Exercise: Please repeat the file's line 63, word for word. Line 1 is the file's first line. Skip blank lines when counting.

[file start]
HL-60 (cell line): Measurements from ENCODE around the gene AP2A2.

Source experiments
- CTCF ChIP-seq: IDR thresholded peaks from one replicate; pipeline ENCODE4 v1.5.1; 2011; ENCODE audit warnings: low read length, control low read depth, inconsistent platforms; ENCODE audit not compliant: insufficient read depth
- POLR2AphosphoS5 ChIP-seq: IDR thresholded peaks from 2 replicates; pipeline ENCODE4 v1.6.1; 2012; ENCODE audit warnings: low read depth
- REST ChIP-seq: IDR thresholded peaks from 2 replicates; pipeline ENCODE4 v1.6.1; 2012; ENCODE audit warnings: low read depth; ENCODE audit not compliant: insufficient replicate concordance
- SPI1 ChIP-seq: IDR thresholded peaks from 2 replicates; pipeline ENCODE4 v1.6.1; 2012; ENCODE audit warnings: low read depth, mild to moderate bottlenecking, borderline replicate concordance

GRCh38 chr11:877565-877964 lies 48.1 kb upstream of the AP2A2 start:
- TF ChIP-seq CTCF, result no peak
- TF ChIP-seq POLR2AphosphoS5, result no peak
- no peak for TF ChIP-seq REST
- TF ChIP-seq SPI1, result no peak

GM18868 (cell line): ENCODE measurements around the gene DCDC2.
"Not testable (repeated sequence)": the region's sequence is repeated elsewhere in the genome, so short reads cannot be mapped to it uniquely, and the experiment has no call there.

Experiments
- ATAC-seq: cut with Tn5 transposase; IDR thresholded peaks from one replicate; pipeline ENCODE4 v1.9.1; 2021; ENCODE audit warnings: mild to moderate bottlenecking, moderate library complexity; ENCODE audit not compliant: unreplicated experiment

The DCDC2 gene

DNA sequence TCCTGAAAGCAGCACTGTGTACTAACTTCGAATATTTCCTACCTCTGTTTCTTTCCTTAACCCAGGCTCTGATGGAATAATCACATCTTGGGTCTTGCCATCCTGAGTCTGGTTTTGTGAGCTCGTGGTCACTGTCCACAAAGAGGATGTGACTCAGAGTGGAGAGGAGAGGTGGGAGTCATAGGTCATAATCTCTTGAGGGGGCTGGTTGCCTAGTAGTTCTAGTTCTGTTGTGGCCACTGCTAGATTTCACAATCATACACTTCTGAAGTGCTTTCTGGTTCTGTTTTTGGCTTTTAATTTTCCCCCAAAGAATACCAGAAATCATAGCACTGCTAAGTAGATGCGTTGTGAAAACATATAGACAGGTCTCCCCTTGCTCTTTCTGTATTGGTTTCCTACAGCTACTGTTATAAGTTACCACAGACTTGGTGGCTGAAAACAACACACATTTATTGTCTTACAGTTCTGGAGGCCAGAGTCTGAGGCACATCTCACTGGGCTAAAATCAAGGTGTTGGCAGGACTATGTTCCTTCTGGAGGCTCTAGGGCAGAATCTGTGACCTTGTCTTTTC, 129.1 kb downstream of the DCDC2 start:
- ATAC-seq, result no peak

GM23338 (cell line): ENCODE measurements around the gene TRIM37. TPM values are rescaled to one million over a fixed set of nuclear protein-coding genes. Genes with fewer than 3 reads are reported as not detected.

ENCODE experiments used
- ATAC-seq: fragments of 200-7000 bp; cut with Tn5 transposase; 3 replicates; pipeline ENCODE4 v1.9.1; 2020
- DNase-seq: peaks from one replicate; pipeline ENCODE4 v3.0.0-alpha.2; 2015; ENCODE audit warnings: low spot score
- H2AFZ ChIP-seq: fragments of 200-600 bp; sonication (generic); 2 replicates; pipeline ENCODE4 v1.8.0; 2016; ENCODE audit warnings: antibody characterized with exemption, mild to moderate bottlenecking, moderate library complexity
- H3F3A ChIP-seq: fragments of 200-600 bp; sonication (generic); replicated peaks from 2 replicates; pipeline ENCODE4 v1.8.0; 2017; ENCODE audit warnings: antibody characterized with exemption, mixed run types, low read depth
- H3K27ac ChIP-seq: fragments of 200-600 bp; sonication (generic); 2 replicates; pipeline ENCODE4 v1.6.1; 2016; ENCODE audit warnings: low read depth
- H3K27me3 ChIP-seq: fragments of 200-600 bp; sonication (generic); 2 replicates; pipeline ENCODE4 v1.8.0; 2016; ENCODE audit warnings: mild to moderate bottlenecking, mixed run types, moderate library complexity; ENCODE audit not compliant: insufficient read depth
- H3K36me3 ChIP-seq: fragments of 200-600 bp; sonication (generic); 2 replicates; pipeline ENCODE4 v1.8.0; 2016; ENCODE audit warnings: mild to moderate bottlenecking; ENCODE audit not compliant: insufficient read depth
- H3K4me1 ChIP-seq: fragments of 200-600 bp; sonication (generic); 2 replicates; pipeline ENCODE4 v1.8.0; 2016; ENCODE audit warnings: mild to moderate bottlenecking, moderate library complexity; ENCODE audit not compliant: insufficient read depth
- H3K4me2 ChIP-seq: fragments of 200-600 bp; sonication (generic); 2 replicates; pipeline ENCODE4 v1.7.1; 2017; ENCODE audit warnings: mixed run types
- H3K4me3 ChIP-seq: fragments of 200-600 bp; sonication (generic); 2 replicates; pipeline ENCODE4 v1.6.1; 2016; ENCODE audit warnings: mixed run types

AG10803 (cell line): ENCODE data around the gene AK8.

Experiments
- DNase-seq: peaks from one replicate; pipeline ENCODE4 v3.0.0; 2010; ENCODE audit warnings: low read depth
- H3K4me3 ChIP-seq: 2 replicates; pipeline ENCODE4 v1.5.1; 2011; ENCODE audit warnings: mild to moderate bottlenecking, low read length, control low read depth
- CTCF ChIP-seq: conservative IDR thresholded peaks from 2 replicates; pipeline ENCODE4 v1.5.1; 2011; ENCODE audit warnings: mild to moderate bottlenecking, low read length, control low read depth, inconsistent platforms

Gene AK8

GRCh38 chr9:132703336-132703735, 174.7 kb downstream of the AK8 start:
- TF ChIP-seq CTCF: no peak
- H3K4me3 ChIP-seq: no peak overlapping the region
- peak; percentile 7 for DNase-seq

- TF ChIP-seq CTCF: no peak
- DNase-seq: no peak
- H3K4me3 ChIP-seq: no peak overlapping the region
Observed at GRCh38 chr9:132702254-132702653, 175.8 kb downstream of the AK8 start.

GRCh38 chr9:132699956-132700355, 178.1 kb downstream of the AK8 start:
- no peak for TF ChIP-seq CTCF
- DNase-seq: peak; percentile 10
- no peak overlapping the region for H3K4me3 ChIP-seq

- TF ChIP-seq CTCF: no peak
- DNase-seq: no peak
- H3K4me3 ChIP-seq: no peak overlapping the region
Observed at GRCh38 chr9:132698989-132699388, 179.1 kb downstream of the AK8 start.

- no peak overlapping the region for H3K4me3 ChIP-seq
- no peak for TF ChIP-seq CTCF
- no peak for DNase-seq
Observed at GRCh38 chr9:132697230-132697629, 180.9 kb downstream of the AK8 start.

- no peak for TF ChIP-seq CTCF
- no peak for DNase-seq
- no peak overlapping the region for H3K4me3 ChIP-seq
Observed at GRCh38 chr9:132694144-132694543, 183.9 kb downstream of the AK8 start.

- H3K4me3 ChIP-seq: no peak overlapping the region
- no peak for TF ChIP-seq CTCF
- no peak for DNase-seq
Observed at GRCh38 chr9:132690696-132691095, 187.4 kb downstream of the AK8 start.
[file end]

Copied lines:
- no peak for DNase-seq